Unprecedented power prices seen as Russia cuts gas flows
Monday 1st August 2022
UK and European power and gas markets suffered further shocks in the second half of July, with Russian gas flows west again being the main driver. The main Nord Stream pipeline from Russia to Germany came back on line after maintenance, but only at 40% capacity. This has since been reduced to 20%, sparking renewed spikes in market prices. The costs for the coming winter season are at record levels, and there does not seem to be much respite in market direction.
There is the general consensus now that Russia has weaponised energy and Germany’s overreliance on a single, unreliable provider is causing knock-on issues across the continent. Measures are being taken to actively reduce gas consumption by 15% across the EU, and steps are being taken to restart coal-fired power stations to take some of the burden from gas. However, the EU Russian coal ban has now kicked in, so this does not offer huge value to the market.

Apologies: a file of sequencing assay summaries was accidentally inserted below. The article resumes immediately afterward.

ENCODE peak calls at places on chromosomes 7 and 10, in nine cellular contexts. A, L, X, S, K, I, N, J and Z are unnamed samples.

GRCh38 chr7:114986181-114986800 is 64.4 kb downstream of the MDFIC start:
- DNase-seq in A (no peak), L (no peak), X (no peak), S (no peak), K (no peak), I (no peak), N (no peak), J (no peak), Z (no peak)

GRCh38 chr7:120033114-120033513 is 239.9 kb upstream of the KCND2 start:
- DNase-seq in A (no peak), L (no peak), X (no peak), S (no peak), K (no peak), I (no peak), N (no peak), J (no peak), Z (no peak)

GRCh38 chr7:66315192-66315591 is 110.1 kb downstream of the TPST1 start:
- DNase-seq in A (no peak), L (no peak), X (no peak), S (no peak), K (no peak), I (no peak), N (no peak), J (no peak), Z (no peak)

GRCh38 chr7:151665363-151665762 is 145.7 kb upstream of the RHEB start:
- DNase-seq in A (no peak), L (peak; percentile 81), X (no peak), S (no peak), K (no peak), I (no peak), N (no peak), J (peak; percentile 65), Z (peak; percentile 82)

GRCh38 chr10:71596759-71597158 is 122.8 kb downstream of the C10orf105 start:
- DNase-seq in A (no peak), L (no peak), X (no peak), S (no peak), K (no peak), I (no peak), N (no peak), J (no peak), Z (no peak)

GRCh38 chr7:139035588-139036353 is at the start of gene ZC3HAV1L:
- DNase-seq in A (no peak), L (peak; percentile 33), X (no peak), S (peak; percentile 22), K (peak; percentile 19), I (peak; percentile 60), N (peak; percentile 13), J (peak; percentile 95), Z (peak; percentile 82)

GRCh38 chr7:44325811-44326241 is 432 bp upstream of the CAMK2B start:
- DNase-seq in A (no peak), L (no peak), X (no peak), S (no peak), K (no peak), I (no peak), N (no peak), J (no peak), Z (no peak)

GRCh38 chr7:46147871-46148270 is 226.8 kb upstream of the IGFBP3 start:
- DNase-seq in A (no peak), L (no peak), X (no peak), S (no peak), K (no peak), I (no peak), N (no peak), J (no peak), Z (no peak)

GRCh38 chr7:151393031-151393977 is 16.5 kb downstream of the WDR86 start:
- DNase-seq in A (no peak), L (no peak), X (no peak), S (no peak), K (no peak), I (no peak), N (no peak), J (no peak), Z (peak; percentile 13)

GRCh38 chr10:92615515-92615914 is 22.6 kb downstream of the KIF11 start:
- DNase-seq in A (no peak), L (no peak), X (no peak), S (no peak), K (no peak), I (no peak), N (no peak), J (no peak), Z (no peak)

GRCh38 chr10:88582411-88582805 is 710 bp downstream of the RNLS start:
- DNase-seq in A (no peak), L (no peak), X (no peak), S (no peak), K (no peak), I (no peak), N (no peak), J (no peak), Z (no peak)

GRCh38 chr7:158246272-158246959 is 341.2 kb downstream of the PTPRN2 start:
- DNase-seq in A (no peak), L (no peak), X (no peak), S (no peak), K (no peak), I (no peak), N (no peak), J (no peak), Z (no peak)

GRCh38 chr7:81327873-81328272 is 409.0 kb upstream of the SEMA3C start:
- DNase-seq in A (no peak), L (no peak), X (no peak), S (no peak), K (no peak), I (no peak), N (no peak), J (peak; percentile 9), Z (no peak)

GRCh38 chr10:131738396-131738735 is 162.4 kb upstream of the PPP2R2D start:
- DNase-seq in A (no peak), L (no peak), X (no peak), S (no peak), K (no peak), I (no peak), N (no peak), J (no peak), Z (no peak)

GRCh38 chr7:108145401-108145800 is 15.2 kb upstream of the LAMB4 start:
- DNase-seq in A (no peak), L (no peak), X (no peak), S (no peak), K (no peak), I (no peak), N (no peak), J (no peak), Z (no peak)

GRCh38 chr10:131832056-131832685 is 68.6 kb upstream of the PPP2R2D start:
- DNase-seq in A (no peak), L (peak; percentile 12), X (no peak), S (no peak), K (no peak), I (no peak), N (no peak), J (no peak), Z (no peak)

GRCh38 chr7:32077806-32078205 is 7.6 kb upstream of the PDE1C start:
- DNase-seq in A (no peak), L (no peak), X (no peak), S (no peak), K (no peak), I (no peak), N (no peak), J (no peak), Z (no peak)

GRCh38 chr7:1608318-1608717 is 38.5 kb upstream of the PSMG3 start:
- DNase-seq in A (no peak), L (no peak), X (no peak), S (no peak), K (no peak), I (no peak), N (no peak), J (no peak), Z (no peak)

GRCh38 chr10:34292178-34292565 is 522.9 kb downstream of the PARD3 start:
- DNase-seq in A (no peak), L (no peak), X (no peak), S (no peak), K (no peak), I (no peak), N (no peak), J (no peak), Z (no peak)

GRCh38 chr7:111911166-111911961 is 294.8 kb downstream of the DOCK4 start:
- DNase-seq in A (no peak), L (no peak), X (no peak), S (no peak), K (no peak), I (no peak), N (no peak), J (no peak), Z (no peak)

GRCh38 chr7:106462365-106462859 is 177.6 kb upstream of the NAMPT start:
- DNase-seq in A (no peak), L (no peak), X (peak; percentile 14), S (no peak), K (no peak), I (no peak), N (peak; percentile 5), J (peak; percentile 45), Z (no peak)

At the same time as the gas flow question is hitting medium-term markets, the short-term has seen a lot of volatility due to intermittent renewable output – this was particularly pronounced during the recent heatwave when National Grid had to briefly buy power from Belgium at a record £10,000/MWh, although for July overall, the UK was a net exporter to Belgium.
Gas storage levels in Europe do remain good versus the 5-year average, but this is really just a crumb of good news in a massively bullish market.